ATLANTA (AP) — As if they didn’t have enough problems, the Georgia Tech Yellow Jackets were dealt a big loss before the season even began.
Josh Pastner’s struggling program was hit with major sanctions by the NCAA for recruiting violations, including a ban on any postseason play this season and significant cuts in scholarships.
Georgia Tech has appealed part of that ruling, including the postseason penalty, and remains hopeful that it will have something to play for after the regular season.
“I’m sorry that this has happened,” said Pastner, who is heading into his fourth season as the Yellow Jackets’ coach. “It’s no fun for anybody. I’ve been sick to my stomach.”
Senior center James Banks III said it’s not fair to make the current players suffer for the actions of others.
“The postseason ban, that just affects kids,” he said. “Kids that had nothing to do with it, kids that had no idea these things were going on.”
The postseason ban may be a moot point, given the way the last decade has gone.
The Yellow Jackets are approaching a decade since their last NCAA Tournament appearance in 2010. Pastner’s teams were one-and-down at the Atlantic Coast Conference Tournament in each of his first three seasons.
“Winning cures everything,” Banks said hopefully.
No matter what happens with the NCAA appeal, Pastner’s program desperately needs to take a major leap forward this season.
After overachieving a bit in his debut year (21 wins and a run to the final of the NIT), Pastner’s squad slipped badly the last two seasons: a combined record of 27-37, including a 12-24 ACC mark.
Compounding the postseason drought, Pastner has yet to lure an elite prospect to Atlanta. When rival Georgia signed Anthony “Ant Man” Edwards, projected as a potential top pick in the 2020 NBA draft, that turned up the heat even more.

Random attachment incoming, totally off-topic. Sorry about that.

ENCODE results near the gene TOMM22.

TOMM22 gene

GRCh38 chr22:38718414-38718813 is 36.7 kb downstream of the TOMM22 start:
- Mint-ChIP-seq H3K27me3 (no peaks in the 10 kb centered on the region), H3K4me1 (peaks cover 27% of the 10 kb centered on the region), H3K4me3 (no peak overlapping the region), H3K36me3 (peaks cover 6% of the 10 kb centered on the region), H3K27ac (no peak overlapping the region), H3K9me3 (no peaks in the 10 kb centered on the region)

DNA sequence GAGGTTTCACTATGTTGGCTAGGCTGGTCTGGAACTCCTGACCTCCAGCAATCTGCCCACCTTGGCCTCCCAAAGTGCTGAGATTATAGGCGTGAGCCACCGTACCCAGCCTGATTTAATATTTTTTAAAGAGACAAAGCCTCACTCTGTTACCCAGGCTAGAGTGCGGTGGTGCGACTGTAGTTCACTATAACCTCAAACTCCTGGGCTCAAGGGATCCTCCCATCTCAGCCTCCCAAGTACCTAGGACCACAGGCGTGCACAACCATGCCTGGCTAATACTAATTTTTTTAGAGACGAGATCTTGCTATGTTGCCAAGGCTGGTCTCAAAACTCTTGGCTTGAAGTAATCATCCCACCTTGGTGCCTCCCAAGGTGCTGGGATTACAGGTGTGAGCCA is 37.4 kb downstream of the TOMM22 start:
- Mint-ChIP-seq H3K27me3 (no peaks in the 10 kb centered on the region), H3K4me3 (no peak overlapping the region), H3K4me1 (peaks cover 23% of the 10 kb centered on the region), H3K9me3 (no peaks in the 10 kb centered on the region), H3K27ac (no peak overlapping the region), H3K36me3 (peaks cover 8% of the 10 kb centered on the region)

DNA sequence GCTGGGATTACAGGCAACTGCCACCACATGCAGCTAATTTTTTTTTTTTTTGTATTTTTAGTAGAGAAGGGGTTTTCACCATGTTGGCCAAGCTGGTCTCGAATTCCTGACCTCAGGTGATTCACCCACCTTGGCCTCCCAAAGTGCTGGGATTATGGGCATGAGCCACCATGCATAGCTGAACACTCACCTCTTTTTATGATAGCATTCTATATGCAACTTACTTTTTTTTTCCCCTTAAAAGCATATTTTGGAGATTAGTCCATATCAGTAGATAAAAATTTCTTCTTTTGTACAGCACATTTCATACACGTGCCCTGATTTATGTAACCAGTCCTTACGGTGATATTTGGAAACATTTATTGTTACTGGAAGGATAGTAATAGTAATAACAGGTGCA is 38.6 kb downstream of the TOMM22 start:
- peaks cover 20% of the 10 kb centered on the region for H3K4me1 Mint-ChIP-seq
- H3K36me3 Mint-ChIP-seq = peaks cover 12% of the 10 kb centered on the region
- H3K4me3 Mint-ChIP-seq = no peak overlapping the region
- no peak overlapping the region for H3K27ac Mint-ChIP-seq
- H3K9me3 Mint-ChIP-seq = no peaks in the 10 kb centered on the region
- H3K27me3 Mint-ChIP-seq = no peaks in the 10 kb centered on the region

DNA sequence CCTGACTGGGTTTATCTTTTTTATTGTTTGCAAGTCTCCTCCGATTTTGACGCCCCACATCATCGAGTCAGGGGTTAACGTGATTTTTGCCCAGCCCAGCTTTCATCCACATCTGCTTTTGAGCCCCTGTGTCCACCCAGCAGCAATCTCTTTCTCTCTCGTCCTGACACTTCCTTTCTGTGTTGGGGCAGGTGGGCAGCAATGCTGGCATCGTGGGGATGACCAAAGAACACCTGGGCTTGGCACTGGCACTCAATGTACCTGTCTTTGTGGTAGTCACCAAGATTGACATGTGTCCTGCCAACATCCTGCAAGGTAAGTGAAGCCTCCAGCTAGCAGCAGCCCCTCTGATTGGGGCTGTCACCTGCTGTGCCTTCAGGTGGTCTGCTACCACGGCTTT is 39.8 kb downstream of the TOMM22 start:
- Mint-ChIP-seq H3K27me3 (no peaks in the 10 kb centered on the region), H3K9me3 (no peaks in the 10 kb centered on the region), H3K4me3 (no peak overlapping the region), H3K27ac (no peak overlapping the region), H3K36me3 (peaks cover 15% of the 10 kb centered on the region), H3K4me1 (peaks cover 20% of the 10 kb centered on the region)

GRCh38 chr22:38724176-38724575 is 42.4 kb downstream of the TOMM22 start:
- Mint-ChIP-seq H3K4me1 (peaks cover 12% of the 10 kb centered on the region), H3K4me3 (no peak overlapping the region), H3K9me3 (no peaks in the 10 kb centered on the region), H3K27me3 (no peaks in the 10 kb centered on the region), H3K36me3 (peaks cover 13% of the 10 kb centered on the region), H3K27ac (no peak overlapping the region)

Georgia Tech must address its problems at the offensive end to have any chance at significant improvement.
The Yellow Jackets ranked last in the 15-team ACC at 65.3 points per game — more than 20 points behind North Carolina’s league-leading 85.8 average.
Pastner’s team put up the fewest shots in the conference, made fewer baskets than any team except Wake Forest and ranked next-to-last in 3-points percentage (.307).
“We’ve got to hang our hat on the defensive end, but we’ve got to be better on the offensive end,” Pastner said. “We all want to score the ball more.”
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Georgia Tech returns eight of its top 11 players, including its three leading scorers from a year ago.
Junior guard Jose Alvarado averaged 12.5 points a game, the 6-10 Banks chipped in with 10.5 and made the ACC All-Defensive team, and 6-5 sophomore guard Michael Devoe scored at a 9.7 clip.
The Yellow Jackets also are counting on 6-9 junior forward Moses Wright, who finished the season with a 25-point effort against Notre Dame in the ACC Tournament.
“I’m real excited about this group,” Pastner said. “Part of our deal is to get old and stay old.”
A pair of transfers could bolster the roster.
Bubba Parham, a 5-10 guard and All-Southern Conference player at VMI, is eligible immediately after transferring to his home-state school. Jordan Usher, a 6-7 forward, can take the court in mid-December after a season and a half at Southern California.
“He’s going to be a great addition for us,” Pastner said of Usher. “He’s going to give us a jolt of energy.”
The Yellow Jackets open a difficult schedule with a Nov. 5 road game against ACC rival North Carolina State, followed six days later by the home opener against Elon.
During the first two months of the season, Georgia Tech faces three schools from the Southeastern Conference: making the short trip to Georgia on Nov. 20, hosting Arkansas on Nov. 25 and traveling to Rupp Arena to face No. 2 Kentucky on Dec. 14. Other early highlights are a Dec. 4 home game against Nebraska as part of the Big Ten/ACC Challenge, the ACC home opener against Syracuse on Dec. 7 and a Christmas holiday trip to Hawaii for the Diamond Head Classic.
The bulk of the 20-game ACC schedule includes visits to No. 9 North Carolina (Jan. 4) and No. 5 Louisville (Jan. 22), as well as home games against No. 4 Duke (Jan. 8), reigning national champion and No. 11 Virginia (Jan. 18) and Louisville (Feb. 12).
Georgia Tech has a total of six games against the top 11 teams in The Associated Press preseason rankings.
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